Morocco tomato exports to EU on the rise

Tomatoes constitute one of Morocco’s main fresh exported agricultural produce and a key revenue earner. Between 2007-08 and 2012-13, Morocco exported an average of 414,277 tonnes of tomatoes annually, accounting for 33% of production. Europe remains the kingdom’s primary trading partner in this segment, absorbing about 350,000 tonnes of the crop annually.


Tomatoes, for the most part, are produced in the regions of Souss-Massa-Draa and Doukkala-Abda. Between 2007/08 and 2012/13, production averaged 1.27m tonnes a year. Conditions conducive for tomato production in Morocco include an affordable workforce and favourable weather conditions. However, recent growth has been accelerated by a number of incentives and segment-specific programmes initiated under the Green Morocco Plan (Plan Maroc Vert, PMV), notably the contract programme targeting the development of farm crops (fruit and vegetables).

The programme is expected to mobilise up to Dh21bn (€2.3bn) in investment by 2020, and aims at expanding greenhouse cultivation areas to 12,400 ha and field plantations to 9000 ha. The programme also targets supplying up to 28,000 ha with localised irrigation systems. As a result, tomato output saw its average yield per ha increase from 60.6 tonnes in 2008/09 to 83.3 tonnes in 2012/13. Furthermore, incentives to spur investment in the fruit and vegetable segments were devised by the Agricultural Development Fund to aid with the acquisition of greenhouses, agricultural equipment and better water management. “Generally speaking, access to water for irrigation remains an obstacle, notably in the province of Chtouka Aït Baha,” Soufiane Larguet, director of strategy and statistics at the Ministry of Agriculture and Fisheries, told OBG. “A project to set up a desalination plant in the area is in the planning stages. Once operational, it will ensure sustainability of the surface area allocated to horticulture.”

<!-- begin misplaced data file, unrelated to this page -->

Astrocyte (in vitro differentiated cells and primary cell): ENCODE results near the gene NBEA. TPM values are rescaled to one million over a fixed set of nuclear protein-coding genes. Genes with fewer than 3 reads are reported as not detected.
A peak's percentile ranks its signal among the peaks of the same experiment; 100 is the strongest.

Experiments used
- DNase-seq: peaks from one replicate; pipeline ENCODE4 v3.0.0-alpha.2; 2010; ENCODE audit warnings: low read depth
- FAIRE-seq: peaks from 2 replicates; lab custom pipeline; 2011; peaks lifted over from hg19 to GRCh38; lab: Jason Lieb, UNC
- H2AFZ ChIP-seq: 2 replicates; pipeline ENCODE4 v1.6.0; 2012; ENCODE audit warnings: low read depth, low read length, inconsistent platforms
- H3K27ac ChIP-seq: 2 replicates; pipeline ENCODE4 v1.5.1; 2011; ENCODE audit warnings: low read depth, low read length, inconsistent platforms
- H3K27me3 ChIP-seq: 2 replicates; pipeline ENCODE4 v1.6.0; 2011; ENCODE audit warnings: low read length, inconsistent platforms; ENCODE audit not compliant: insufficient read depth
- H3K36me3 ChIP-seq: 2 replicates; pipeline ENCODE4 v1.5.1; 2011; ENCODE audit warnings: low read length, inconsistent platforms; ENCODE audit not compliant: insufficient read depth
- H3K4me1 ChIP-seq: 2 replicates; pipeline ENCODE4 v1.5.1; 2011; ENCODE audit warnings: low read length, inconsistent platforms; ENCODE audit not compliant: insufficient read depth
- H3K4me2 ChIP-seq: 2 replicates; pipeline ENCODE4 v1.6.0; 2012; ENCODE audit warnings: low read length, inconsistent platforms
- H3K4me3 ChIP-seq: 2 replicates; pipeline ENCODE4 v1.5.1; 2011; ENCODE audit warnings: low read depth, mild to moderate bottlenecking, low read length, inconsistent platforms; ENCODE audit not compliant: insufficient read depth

Estimated at a total cost of Dh2.8bn (€304.6m), the project received Dh1.5bn (€163.2m) in financing from the Arab Fund for Economic and Social Development in June 2014. This approach is in line with the government strategy to form public-private partnerships to develop its irrigation networks (see overview).


The share of exported Moroccan tomatoes on the global market expanded from 2.7% in 2002 to 6.8% in 2012, due in large part to increased demand. Indeed, global tomato imports grew by an average of 5.3% annually between 1990 and 2010 driven by higher demand on behalf of the Russian (11.4%) and US (7.5%) markets, according to figures from the UN Food and Agriculture Organisation. However, Europe remains Morocco’s primary destination, with up to 90% of exports absorbed by the EU. Fierce competition among major producers, such as Spain and Turkey, is one reason limiting Morocco’s ability to expand and capture new market shares. Non-tariff barriers, such as the strict sanitary controls placed on imports of perishable goods to the US, also constitute another limiting factor. Morocco, however, is striving under its PMV to carry on with its plans to bolster its tomato production and increase its share in existing and potential markets.

Tomato Compromise

Morocco was granted preferential export quotas in 2012 following the EU’s decision to extend the free trade agreement. This latest arrangement with the bloc granted Morocco the right to export up to 55% of staple produce without paying Customs duties, as opposed to 33% previously. In April 2014 a new entry price system for imported fruit and vegetable to the EU sparked concern among Moroccan exporters and policymakers who deemed it inconsistent with the multiple cooperation agreements signed between the kingdom and the bloc (see analysis).

The issue was settled after a compromise was reached with the EU in June 2014 to adjust entry prices for certain crops, including tomatoes. The new deal distinguishes between and recognises the different varieties of tomatoes that have emerged in recent years, and stipulated that these varieties also benefit from Custom duty exemptions within the fixed quota, thereby increasing the average price Morocco earns for its tomatoes.